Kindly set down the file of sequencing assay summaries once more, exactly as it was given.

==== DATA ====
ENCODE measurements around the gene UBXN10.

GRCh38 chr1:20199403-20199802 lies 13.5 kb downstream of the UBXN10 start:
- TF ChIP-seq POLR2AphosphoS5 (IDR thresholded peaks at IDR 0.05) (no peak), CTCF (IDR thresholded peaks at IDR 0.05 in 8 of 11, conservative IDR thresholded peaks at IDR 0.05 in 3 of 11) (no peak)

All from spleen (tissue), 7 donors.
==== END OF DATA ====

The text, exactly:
ENCODE measurements around the gene UBXN10.

GRCh38 chr1:20199403-20199802 lies 13.5 kb downstream of the UBXN10 start:
- TF ChIP-seq POLR2AphosphoS5 (IDR thresholded peaks at IDR 0.05) (no peak), CTCF (IDR thresholded peaks at IDR 0.05 in 8 of 11, conservative IDR thresholded peaks at IDR 0.05 in 3 of 11) (no peak)

All from spleen (tissue), 7 donors.